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Israel Frees Prisoners, Palestinians Call Move Inadequate

Israel had agreed to free about 440 prisoners, but the government has decided to delay the release of about 100 detainees who are being held for criminal charges. Palestinian leaders denounced the plan, saying Israel needed to release thousands of the 7,700 in its custody. Israel has said it will not release any Palestinian involved in the planning, support or execution of militant attacks.

A Palestinian taxi carried some of the released prisoners from Israel’s Erez checkpoint into the Gaza Strip, where they emerged and kissed the ground. Minutes later, several more prisoners were freed at Beitunya junction near Ramallah, and several busloads of detainees also arrived at Tarqumiya checkpoint in the southern West Bank.

Before their release, prisoners were required to sign a document pledging that they would “refrain from hostile activity” against Israel.

In Gaza, newly freed Hussein Abu Eid kissed and embraced his father for several minutes.

“I miss you my father. I wish my mother was still alive to see me and bring happiness to her heart,” said 32-year-old Abu Eid, according to the Associated Press. Abu Eid served 13 years of a 15-year sentence for membership in the militant group Islamic Jihad.

At Tarqumiya, prisoners leaned from windows and made victory signs and their relatives greeted them with whistles and cheers, the AP reported.

While the families of those released celebrated, the Palestinian government criticized Israeli action. Palestinian President Yasser Arafat called the release a “deceit,” referring to the fact that most of the prisoners to be freed had nearly completed their terms.

The Palestinian prisoners’ affairs ministry said there would be no official welcome for the inmates, as a protest of Israeli “deception.”

In a further response, Palestinians canceled a summit set for this week between Palestinian Prime Minister Mahmoud Abbas and his Israeli counterpart Ariel Sharon.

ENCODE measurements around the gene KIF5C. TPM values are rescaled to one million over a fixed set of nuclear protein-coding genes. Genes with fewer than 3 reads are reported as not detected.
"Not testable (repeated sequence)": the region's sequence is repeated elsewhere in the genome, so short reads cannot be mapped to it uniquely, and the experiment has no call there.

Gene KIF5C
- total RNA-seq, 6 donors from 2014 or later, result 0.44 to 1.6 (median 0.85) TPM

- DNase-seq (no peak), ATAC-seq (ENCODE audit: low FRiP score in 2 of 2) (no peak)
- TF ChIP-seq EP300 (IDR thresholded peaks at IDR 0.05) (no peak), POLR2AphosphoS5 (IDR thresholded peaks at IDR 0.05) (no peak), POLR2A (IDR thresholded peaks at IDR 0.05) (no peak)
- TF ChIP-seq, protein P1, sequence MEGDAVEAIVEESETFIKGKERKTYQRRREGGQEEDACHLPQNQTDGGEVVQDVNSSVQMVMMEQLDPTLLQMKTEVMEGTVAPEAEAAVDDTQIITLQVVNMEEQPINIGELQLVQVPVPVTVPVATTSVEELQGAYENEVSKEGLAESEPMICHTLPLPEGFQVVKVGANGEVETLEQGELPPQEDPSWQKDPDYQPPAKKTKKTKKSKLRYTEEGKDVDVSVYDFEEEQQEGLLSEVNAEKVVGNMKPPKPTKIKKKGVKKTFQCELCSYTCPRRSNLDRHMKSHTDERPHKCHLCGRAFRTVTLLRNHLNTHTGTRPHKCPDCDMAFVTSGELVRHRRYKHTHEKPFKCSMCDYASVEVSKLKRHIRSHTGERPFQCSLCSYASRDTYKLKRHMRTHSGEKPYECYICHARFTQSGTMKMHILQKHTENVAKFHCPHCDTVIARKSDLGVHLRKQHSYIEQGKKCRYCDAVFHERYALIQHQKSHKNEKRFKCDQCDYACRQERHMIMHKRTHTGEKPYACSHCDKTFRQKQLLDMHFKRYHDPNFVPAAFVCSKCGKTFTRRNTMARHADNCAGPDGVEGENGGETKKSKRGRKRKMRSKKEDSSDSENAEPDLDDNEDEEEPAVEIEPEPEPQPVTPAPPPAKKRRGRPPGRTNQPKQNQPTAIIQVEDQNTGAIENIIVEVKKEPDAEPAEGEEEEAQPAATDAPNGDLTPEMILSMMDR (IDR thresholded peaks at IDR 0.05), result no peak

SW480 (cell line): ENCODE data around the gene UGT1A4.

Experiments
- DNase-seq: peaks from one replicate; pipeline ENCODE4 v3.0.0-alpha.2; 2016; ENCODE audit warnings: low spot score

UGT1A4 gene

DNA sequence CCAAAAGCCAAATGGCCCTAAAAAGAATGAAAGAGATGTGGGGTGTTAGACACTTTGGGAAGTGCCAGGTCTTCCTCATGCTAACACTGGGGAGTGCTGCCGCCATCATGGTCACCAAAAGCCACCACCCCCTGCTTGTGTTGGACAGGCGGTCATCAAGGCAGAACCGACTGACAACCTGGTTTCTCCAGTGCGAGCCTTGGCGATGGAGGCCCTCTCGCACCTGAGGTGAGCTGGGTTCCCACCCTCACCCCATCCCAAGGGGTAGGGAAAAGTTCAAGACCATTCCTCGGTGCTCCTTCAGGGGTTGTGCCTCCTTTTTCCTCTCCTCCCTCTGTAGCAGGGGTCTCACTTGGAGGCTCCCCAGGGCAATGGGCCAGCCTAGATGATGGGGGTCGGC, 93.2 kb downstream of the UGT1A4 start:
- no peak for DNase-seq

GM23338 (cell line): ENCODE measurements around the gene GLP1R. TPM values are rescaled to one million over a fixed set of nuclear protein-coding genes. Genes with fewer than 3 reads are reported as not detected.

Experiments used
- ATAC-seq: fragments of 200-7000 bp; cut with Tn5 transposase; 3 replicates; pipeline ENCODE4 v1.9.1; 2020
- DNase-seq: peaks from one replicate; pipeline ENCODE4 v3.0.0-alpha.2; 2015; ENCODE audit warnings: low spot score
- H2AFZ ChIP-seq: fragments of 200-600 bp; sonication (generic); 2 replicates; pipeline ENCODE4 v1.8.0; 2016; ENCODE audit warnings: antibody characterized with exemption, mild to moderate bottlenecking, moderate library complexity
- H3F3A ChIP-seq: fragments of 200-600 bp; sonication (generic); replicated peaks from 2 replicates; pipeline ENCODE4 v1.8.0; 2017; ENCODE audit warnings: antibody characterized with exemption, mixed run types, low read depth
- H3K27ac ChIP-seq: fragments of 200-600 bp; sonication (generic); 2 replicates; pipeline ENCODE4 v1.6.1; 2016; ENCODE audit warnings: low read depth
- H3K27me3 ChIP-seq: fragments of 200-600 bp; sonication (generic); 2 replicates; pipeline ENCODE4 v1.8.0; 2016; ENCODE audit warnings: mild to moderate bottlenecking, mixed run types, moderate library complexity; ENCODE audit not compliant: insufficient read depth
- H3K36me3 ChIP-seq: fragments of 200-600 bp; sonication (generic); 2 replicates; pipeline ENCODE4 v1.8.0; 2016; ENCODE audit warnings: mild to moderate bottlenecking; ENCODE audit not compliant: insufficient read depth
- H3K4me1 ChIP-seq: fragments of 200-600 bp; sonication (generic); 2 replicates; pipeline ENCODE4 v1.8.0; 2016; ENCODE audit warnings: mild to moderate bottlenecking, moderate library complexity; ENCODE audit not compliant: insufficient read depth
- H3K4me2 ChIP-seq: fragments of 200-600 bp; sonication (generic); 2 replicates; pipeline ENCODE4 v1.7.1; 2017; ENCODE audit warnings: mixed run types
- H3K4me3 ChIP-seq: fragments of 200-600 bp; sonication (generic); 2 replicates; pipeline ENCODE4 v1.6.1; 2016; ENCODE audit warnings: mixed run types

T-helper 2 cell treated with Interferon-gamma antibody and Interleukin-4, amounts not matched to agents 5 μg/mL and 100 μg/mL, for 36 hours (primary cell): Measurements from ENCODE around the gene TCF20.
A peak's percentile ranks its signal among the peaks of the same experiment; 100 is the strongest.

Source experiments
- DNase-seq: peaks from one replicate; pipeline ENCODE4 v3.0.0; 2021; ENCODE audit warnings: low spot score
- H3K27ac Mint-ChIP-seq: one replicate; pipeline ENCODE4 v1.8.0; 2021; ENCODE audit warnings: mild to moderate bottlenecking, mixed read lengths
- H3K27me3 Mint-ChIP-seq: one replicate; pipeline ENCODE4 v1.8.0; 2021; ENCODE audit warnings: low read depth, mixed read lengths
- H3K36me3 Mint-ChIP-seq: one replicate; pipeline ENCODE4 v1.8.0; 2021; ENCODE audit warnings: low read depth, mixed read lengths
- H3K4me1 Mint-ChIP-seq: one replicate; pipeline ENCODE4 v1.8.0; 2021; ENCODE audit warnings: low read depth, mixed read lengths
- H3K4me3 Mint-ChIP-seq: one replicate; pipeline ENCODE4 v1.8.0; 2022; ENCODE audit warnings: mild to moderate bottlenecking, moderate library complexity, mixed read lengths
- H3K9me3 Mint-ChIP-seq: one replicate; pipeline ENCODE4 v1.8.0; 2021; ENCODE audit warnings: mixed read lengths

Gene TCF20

Israel defended the decision to release 300 prisoners, saying they were trying to advance the peace process.

“Israel is making gestures and in response getting complaints,” said Gideon Meir, deputy director-general of the Israeli Foreign Ministry.

With the cancellation of the summit and tension rising, Palestinian legislator Saeb Erekat, a leading spokesman for the Palestinians, called for U.S. involvement to avert “the development of a major crisis.”

U.S. envoy John Wolf has been in the region since Friday, meeting with Israeli and Palestinian security officials.

The prisoner releases were not required under the internationally back peace plan, but have long been a major Palestinian demand. Almost daily, there are Palestinian demonstrations calling for prisoners’ freedom, and Prime Minister Abbas has repeatedly stressed the need for Israeli action.

Many of the inmates scheduled for release were arrested in sweeps for suspected militants. Nearly half had been held without trial. Charges they faced included stone-throwing, membership in militant organizations and possession of weapons and explosives.

Families of Israeli victims of Palestinian militant attacks appealed to the Israeli Supreme Court to block the release. The court rejected the request.

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